Humans can cause population sizes to change by introducing invasive species, hunting or changing the environment. A healthy ecosystem, with high biodiversity is important in helping reduce the effects of these factors on a particular species.

Factors affecting species populations

Species populations of Galapagos fluctuate due to natural and human factors. Species population growth or decline can be caused by either density-dependent or density-independent factors:

  • Density-dependent factors have varying impacts according to population size. Different species populations in the same ecosystem will be affected differently. Factors include: food availability, predator density and disease risk.
  • Density-independent factors are not influenced by a species population size. All species populations in the same ecosystem will be similarly affected, regardless of population size. Factors include: weather, climate and natural disasters.

Biodiversity and population health

High biodiversity can help to stabilise an ecosystem and reduce the overall impact of density-dependent and density-independent factors. Biodiversity is a measure of the difference between the living organisms within an ecosystem.

With many endemic species and a great range of wildlife, Galapagos has a high level of biodiversity. This is due to the number of very different habitat zones found in Galapagos, and also due to more acute environmental differences between the habitats of each island.

Biodiversity is an important factor in ensuring a healthy ecosystem. For example, an ecosystem with a wide range of producers will provide the primary consumers with a stable and varied food supply. Each species also plays a unique role in servicing the ecosystem, ensuring that it operates smoothly. Ecosystems with a high level of biodiversity are more able to recover from disasters, whether natural or man-made (anthropogenic).

A fluctuation in the size of one species population can impact on other species within the ecosystem. A species that will have a large impact on the ecosystem is known as a keystone species. The more biodiverse an ecosystem, the less vulnerable it will be to fluctuation in keystone species populations.

Case study: Galapagos giant tortoise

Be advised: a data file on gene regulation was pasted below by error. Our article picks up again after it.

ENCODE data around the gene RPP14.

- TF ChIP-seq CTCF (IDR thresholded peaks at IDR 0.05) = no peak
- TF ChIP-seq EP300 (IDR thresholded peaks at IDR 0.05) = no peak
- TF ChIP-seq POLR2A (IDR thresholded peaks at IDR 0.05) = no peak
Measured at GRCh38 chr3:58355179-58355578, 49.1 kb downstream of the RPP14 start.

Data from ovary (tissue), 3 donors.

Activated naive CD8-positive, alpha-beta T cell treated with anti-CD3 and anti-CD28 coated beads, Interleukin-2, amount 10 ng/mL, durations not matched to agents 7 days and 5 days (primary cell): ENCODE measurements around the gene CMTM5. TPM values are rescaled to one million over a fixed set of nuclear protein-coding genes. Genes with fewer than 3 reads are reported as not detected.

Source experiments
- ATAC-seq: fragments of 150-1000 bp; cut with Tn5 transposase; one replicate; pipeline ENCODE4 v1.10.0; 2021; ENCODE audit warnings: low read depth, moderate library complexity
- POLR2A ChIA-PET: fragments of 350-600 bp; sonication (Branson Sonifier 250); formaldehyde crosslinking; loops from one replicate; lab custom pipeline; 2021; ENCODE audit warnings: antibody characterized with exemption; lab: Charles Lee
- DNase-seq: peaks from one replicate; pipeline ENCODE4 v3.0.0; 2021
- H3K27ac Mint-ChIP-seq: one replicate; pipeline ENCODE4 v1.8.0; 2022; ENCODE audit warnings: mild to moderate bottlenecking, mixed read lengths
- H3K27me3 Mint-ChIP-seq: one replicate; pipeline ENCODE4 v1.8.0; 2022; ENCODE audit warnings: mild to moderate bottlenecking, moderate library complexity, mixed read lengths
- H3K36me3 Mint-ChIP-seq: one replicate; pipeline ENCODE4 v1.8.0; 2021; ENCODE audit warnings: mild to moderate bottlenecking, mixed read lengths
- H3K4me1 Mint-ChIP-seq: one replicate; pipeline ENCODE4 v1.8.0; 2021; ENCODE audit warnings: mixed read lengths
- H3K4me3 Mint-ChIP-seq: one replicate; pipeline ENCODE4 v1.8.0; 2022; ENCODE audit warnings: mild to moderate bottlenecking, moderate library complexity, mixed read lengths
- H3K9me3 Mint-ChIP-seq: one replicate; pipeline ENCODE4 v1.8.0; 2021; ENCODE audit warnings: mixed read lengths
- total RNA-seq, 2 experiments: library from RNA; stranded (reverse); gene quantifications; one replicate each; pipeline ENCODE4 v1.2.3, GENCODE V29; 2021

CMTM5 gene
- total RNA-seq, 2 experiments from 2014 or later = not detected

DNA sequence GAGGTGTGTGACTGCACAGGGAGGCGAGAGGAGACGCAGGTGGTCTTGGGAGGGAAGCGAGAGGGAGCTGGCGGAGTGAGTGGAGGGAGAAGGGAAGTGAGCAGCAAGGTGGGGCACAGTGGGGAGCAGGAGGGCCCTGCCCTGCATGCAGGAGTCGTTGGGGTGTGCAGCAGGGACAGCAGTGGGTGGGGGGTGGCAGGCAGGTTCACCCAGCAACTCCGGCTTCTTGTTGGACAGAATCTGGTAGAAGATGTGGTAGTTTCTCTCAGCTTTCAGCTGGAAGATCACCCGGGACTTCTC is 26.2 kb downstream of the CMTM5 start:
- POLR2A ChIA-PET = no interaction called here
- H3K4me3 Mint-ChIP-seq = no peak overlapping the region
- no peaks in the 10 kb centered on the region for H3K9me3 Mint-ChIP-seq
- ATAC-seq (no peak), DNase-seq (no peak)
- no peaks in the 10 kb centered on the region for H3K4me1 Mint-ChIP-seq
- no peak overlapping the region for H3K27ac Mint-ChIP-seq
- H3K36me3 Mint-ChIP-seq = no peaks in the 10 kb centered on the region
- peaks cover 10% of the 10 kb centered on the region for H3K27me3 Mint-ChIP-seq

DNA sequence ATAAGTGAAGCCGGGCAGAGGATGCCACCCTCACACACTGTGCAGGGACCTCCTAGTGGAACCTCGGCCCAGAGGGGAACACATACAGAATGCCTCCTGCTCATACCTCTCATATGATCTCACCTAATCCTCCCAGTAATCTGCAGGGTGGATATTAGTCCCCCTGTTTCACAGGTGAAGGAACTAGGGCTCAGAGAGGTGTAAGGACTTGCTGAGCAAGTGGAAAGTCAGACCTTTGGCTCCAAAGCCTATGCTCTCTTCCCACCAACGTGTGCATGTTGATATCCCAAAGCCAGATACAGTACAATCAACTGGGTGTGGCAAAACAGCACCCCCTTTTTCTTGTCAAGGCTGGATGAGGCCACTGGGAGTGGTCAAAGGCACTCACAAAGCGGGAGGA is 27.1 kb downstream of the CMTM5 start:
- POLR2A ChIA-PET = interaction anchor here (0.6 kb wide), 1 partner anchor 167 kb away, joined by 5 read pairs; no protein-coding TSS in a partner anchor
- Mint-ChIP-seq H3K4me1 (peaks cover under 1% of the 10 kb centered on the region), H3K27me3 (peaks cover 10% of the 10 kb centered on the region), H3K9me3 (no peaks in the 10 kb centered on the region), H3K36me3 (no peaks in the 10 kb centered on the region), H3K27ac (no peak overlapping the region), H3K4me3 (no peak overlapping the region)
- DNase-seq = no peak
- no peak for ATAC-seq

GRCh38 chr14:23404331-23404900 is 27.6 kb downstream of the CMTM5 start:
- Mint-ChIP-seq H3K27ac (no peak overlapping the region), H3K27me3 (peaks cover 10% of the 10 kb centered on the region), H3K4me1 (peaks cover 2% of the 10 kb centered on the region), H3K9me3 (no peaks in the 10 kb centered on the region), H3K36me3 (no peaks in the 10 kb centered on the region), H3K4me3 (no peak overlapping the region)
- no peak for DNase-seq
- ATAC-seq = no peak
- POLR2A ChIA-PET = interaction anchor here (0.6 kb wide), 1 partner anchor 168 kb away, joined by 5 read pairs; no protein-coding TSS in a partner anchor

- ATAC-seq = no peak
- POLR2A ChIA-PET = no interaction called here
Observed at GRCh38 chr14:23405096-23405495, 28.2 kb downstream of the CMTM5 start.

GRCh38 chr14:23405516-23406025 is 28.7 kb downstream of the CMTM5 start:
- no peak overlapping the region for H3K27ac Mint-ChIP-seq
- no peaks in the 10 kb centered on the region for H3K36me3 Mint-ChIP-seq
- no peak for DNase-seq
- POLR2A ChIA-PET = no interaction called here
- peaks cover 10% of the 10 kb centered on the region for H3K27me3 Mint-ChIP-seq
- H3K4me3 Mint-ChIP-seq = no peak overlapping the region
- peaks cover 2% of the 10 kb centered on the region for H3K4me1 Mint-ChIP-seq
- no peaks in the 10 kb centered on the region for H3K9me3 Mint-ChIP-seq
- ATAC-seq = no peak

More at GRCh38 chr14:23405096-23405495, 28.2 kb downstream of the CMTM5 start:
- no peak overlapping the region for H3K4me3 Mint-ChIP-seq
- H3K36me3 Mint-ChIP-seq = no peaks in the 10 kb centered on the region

Galapagos Wildlife: Santa Cruz Giant Tortoise © Catherine Rouse

A Galapagos giant tortoise munching on some greenery in Santa Cruz © Catherine Rouse

The Galapagos giant tortoise is a keystone species and its population has declined as a result of human activity. During the 18th and 19th centuries, whaling ships would stop at the Galapagos Islands and hunt giant tortoises to feed their crew.

Giant tortoises continued to be targeted as the Islands’ settlements expanded and the human demand for food increased. Their population was estimated to be around 250,000 in the 1500s, when they were first discovered. However, a 1974 census recorded just 3,060. Research suggests that 13,000 giant tortoises were taken from the Islands between 1831 and 1868 by whaling crews.

The decline of the Galapagos giant tortoise population impacted on Galapagos ecosystems. Even plant and animal species directly unaffected by human activity began to experience great population change.

Galapagos giant tortoises shape their habitats by grazing on plants, dispersing plant seeds and trampling areas of vegetation. They therefore play an important role in germinating seeds, as well as in thinning out and opening up new areas of ground for different types of vegetation to grow.

Without the giant tortoises constantly changing the environment, a few fast-growing plant species could dominate a much less biodiverse ecosystem.

Previous: Ecology and Habitats – Food Chains and Webs

Next: Ecology and Habitats – Environmental Threats